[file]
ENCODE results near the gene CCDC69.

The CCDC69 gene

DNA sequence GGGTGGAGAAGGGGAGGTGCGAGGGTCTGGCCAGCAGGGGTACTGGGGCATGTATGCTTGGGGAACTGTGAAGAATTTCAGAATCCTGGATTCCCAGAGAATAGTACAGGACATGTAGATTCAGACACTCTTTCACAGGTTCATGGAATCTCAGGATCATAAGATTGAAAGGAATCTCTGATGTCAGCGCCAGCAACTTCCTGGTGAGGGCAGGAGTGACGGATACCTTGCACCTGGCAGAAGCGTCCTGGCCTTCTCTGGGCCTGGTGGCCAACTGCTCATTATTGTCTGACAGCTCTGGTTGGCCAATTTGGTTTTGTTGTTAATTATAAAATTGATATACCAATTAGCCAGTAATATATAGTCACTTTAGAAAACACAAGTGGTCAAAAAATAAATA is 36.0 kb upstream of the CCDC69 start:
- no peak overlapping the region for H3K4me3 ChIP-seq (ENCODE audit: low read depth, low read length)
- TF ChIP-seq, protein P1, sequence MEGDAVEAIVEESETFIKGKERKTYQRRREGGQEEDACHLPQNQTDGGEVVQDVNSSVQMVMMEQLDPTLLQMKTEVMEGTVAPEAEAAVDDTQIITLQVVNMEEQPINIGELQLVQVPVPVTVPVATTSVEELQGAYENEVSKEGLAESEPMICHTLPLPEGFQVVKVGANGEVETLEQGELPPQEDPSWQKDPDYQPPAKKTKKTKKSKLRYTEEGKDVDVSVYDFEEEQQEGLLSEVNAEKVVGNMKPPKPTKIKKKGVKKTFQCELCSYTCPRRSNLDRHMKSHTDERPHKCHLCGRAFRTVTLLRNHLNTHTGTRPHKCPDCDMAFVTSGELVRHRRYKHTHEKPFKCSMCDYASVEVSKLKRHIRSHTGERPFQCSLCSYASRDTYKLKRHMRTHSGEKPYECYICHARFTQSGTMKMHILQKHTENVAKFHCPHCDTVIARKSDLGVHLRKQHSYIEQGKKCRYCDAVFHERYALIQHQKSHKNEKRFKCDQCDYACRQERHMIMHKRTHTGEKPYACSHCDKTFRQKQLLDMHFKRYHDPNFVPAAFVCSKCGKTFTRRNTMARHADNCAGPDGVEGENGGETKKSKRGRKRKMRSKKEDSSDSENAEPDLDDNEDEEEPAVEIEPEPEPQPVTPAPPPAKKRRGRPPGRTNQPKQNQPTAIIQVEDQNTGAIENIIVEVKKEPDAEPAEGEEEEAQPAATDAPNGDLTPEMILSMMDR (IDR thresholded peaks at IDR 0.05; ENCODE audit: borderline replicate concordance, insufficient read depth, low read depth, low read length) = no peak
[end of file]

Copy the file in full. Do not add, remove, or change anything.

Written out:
ENCODE results near the gene CCDC69.

The CCDC69 gene

DNA sequence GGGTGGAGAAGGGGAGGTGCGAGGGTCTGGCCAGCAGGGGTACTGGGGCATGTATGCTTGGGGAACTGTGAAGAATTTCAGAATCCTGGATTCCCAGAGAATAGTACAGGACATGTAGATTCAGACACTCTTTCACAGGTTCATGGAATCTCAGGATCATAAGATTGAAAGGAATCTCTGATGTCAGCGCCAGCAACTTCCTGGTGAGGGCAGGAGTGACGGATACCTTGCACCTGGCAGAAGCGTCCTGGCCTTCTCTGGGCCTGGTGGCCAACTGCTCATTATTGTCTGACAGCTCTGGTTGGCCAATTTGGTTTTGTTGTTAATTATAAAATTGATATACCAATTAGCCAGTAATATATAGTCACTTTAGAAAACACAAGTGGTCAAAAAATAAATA is 36.0 kb upstream of the CCDC69 start:
- no peak overlapping the region for H3K4me3 ChIP-seq (ENCODE audit: low read depth, low read length)
- TF ChIP-seq, protein P1, sequence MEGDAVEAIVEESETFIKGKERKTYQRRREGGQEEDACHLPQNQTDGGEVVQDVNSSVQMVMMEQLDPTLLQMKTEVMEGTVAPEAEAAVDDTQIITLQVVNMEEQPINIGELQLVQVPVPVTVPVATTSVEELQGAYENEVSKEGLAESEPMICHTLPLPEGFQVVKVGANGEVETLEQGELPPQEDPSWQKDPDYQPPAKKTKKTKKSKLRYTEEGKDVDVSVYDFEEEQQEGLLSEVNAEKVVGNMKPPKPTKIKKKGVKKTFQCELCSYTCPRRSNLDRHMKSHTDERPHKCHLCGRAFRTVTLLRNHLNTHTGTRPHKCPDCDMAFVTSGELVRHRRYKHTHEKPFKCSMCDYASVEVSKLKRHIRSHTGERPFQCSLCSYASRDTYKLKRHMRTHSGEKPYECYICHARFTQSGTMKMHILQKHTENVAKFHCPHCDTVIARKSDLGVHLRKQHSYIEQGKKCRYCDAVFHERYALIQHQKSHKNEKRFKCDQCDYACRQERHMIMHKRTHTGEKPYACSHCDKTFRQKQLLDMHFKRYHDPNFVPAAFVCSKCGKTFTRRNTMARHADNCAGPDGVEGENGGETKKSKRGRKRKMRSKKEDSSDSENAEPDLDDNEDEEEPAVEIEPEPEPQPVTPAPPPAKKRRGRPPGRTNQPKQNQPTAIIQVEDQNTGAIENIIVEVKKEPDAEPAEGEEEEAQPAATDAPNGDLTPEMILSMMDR (IDR thresholded peaks at IDR 0.05; ENCODE audit: borderline replicate concordance, insufficient read depth, low read depth, low read length) = no peak